The Pathology of Gastroesophageal Reflux Disease
Knowledge Gap: How does chronic acid reflux progress to gastroesophageal reflux disease (GERD), and potentially lead to cancer?
Design Solution: Show the progressive morphological changes of esophageal tissue on a macroscopic and microscopic scale, when exposed to chronic gastric reflux.
Print (editorial, magazine)
Project Details: This illustration was produced for a pathology course in the Biomedical Communications program.
Dr. John Wong
Prof. Shelly Wall
Extensive research was done to better understand the causes of GERD and its progression. Pathology text books and many histology slides were consulted to ensure accurate representation of the pathology.
Colour Studies and Rendering
Once Dr. Wong approved the accuracy of the information, experimentation with colour could begin. At first, histological stain colours were attempted to represent the microscopic elements of the illustration. However, the purple/pink colour palate did not match the skin-tone colours of the other graphical elements. As a result, earthy colours were used for the entire illustration, which better emphasized and differentiated between key elements.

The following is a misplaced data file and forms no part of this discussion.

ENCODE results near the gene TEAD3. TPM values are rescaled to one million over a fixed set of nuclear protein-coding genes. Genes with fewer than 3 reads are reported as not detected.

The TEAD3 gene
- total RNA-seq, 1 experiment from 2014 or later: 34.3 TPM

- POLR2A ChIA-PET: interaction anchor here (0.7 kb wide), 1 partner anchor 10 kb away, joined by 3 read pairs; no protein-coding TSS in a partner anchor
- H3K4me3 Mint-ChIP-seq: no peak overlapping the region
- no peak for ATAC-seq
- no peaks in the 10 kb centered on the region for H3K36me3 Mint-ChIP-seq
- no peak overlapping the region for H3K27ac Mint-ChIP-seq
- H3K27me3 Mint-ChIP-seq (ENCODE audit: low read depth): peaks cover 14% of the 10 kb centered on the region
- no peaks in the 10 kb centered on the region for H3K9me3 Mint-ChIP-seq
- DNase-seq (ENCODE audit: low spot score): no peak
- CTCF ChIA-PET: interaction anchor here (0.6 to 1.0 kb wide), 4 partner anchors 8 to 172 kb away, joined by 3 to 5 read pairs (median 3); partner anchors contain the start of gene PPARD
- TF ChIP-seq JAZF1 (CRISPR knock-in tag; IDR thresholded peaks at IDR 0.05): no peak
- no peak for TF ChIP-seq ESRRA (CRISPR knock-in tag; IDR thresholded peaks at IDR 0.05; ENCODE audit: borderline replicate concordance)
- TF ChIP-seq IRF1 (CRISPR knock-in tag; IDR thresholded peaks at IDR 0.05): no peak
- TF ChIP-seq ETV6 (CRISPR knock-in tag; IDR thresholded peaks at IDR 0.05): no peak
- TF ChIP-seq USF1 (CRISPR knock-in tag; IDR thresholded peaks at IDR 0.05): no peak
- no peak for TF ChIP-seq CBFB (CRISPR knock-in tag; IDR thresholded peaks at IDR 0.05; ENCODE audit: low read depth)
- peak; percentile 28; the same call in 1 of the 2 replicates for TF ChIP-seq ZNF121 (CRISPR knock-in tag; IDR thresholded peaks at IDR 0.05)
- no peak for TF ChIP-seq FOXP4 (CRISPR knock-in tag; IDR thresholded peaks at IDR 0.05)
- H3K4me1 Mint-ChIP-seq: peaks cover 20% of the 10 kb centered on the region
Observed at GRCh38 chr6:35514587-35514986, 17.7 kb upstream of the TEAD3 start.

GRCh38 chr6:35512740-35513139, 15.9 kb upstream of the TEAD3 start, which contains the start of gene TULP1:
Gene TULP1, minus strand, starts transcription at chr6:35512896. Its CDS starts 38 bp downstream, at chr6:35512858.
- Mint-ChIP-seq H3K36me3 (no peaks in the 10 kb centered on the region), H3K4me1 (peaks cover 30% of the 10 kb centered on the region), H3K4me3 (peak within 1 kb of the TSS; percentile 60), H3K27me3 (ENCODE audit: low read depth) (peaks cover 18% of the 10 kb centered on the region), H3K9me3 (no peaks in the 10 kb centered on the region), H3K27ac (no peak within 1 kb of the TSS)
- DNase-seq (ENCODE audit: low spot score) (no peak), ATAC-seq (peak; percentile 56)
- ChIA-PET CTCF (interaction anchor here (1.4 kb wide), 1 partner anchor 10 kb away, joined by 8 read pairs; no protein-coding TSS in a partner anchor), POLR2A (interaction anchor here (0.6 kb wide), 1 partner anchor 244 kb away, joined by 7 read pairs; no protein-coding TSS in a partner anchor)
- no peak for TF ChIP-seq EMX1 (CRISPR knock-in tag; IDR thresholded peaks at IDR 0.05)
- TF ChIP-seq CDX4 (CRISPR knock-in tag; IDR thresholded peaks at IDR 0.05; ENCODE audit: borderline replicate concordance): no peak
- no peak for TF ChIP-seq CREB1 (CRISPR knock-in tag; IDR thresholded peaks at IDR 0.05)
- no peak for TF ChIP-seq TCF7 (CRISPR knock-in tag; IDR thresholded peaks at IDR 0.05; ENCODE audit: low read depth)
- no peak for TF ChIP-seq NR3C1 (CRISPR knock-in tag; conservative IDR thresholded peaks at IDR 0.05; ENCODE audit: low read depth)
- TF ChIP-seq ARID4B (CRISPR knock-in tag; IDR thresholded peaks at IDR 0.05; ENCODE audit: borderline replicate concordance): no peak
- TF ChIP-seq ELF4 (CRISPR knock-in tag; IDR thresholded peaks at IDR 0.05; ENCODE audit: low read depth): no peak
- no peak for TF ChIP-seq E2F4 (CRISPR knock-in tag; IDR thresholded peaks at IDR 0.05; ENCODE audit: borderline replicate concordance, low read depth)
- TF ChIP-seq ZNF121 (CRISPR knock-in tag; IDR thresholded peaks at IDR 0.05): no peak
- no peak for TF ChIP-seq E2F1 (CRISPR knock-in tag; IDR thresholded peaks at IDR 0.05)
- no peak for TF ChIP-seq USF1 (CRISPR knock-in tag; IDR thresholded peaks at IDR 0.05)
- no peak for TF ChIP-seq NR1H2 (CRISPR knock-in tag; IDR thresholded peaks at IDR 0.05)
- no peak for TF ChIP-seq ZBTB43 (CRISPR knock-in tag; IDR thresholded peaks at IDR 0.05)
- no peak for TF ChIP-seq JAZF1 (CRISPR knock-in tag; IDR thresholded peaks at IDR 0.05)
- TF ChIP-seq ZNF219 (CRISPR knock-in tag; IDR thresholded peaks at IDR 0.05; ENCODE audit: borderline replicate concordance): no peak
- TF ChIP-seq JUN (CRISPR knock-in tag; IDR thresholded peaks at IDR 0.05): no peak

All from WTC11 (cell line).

Because of the specific visual goals for this illustration, finding the best layout was a challenge. Initially, the stomach was on the right, and the tissue cubes on the left which did not work well. After consulting with Prof. Wall, simply switching these around achieved all of the visual goals, and improved the reading flow of the illustration.
Frequent communication with Dr. Wong occurred throughout the entire process of this illustration. Multiple feedback sessions took place to better understand the pathology GERD, to better represent the structural elements of the disease, and to better implement key colour recommendations. Important design decisions were made in collaboration with Prof. Wall who helped maximize knowledge translation while decreasing cognitive load.
Before a comprehensive sketch could be developed, a tissue preparatory study was conducted. This time was used to practise drawing the key features of esophageal tissue, and to study how these features change with disease progression.
Composition and Layout
The main visual goals for the final composition were three. First, it had to be very clear where in the body this disease occurs. Secondly, GERD had to be shown "in action" i.e. the movement of gastric acid entering the esophagus. Finally, the space for the tissue cubes needed to be maximized to enable clear comparisons of the morphological tissue changes over time. As a result, sketches were made iteratively to find the best layout to achieve these visual goals.